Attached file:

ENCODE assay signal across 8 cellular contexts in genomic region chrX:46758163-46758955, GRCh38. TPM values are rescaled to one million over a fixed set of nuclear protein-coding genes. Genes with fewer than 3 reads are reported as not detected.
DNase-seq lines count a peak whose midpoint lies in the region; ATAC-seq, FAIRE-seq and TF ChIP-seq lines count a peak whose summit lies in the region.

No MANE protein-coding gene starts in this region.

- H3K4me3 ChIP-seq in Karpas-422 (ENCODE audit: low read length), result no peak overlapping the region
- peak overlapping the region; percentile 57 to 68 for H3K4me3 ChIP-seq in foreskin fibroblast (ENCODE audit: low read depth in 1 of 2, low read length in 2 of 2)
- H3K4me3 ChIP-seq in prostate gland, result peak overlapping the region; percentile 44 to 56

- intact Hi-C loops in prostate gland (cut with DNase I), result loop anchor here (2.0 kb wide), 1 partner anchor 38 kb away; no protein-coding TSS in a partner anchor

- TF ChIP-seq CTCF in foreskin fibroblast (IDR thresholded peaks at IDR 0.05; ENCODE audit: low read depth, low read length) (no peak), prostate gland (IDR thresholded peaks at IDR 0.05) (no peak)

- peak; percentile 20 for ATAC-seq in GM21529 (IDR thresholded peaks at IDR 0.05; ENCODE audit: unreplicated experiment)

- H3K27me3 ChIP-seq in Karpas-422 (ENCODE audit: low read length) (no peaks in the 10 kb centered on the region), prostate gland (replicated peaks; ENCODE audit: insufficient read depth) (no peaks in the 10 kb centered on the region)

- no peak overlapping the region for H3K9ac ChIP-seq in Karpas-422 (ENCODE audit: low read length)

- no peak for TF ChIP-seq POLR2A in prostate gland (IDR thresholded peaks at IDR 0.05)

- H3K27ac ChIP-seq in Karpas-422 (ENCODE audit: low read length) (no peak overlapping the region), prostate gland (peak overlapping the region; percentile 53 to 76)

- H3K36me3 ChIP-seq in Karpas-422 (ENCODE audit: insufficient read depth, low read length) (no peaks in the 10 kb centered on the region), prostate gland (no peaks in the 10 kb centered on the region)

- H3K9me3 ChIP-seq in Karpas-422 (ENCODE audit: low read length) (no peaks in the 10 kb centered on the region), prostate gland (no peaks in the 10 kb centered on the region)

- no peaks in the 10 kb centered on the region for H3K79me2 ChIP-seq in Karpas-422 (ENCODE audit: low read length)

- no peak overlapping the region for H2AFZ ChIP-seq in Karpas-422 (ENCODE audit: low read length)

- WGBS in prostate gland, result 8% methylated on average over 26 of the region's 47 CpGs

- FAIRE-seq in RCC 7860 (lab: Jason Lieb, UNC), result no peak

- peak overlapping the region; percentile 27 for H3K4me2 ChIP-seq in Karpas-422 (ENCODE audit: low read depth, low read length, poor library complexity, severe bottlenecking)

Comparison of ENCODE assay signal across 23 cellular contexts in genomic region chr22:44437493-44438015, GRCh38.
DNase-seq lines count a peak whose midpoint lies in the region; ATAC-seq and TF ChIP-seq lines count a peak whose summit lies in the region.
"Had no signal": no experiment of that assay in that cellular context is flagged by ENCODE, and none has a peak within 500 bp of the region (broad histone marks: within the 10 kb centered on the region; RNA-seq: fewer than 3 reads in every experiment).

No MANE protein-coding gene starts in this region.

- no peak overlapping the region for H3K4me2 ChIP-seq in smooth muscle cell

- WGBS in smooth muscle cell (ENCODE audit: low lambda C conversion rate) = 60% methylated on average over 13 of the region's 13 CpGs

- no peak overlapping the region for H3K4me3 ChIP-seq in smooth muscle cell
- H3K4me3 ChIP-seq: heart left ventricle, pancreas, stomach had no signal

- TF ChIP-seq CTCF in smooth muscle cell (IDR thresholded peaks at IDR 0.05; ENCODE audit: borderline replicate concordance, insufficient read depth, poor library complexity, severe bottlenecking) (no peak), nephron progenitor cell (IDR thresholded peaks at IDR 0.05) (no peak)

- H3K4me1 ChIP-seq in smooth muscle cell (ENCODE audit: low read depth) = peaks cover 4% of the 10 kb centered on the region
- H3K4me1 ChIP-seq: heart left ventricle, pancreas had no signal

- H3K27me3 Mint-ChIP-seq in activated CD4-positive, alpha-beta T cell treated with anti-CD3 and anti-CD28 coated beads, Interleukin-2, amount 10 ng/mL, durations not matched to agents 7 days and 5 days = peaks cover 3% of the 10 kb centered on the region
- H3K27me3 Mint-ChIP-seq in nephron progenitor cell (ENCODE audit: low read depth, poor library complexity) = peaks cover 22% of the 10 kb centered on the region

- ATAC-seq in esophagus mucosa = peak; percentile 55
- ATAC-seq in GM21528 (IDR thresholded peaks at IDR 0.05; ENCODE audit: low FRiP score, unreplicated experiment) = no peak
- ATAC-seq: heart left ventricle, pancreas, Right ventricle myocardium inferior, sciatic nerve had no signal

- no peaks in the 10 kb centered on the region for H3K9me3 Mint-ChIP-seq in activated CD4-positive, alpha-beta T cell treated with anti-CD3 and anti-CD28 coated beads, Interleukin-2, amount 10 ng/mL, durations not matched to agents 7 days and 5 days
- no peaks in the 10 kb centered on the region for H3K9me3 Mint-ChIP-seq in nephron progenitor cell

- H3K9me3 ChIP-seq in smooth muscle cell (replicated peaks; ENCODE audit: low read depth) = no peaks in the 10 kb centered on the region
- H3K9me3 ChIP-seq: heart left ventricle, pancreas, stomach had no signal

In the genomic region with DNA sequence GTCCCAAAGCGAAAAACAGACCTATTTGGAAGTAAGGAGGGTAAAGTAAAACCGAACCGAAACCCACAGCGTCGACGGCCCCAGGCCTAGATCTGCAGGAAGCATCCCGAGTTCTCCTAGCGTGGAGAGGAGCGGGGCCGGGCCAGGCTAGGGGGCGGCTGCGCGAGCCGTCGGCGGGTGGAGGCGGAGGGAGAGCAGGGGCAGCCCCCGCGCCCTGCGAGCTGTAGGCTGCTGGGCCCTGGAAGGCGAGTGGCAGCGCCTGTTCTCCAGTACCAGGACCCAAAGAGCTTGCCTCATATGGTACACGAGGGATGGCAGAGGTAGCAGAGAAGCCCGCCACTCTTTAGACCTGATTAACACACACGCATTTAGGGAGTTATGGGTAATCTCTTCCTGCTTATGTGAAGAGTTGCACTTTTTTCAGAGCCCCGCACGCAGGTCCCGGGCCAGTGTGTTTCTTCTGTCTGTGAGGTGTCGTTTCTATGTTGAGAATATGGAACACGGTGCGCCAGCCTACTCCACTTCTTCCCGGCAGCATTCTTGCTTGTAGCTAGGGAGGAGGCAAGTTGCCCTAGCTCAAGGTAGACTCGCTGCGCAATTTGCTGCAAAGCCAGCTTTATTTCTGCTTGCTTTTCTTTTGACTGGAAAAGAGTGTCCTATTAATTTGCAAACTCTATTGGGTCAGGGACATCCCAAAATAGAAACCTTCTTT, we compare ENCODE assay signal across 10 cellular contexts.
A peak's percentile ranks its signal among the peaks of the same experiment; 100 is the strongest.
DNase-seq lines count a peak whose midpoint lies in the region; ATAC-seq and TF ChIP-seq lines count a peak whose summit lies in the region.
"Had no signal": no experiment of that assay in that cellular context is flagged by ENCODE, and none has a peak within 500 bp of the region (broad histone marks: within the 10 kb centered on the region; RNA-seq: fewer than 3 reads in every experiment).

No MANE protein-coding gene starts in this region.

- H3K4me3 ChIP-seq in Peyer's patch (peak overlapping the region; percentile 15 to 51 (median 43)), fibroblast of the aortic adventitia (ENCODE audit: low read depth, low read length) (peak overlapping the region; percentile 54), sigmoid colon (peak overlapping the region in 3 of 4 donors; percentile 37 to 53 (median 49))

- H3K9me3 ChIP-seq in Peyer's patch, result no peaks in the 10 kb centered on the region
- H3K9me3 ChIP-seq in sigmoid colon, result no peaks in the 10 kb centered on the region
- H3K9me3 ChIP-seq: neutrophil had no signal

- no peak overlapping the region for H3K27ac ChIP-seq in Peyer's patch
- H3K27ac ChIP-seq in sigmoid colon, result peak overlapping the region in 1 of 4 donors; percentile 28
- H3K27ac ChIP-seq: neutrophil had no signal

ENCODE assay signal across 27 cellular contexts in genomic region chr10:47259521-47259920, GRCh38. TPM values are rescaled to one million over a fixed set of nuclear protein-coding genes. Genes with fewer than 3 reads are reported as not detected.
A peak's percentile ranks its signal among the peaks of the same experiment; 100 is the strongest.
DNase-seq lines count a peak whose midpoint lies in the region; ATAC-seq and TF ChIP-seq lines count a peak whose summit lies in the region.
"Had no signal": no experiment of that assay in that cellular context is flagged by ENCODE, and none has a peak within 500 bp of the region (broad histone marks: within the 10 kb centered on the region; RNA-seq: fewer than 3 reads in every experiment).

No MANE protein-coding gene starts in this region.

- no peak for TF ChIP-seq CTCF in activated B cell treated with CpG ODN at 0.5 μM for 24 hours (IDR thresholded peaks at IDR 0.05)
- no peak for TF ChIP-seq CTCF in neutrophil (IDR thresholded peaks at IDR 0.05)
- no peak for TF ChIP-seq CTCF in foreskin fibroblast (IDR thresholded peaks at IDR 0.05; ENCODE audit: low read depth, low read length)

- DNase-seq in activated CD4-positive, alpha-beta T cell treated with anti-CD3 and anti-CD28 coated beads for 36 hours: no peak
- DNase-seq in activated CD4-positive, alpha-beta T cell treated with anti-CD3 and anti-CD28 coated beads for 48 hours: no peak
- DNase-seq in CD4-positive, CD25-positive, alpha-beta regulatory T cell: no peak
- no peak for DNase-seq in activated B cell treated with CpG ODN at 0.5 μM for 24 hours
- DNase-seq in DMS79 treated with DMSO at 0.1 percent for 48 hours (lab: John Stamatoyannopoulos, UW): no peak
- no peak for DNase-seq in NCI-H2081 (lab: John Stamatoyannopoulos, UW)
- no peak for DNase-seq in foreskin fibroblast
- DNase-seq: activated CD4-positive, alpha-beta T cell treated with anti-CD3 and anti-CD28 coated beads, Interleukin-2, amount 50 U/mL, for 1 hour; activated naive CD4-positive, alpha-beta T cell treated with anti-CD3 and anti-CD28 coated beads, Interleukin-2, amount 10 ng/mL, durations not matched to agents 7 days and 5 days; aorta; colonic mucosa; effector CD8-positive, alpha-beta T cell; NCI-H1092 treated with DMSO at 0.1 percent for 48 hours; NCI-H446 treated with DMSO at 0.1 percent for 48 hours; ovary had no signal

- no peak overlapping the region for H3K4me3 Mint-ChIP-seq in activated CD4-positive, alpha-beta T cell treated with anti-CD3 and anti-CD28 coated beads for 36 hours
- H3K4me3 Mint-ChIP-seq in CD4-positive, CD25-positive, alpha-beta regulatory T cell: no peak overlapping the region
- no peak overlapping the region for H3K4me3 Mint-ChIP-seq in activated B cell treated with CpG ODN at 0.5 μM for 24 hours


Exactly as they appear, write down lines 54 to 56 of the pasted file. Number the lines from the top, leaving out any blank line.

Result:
A peak's percentile ranks its signal among the peaks of the same experiment; 100 is the strongest.
DNase-seq lines count a peak whose midpoint lies in the region; ATAC-seq and TF ChIP-seq lines count a peak whose summit lies in the region.
"Had no signal": no experiment of that assay in that cellular context is flagged by ENCODE, and none has a peak within 500 bp of the region (broad histone marks: within the 10 kb centered on the region; RNA-seq: fewer than 3 reads in every experiment).